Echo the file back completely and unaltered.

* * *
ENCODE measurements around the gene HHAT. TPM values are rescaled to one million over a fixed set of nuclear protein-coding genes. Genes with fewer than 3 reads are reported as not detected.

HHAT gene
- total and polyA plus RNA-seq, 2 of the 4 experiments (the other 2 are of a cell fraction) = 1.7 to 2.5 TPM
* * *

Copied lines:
ENCODE measurements around the gene HHAT. TPM values are rescaled to one million over a fixed set of nuclear protein-coding genes. Genes with fewer than 3 reads are reported as not detected.

HHAT gene
- total and polyA plus RNA-seq, 2 of the 4 experiments (the other 2 are of a cell fraction) = 1.7 to 2.5 TPM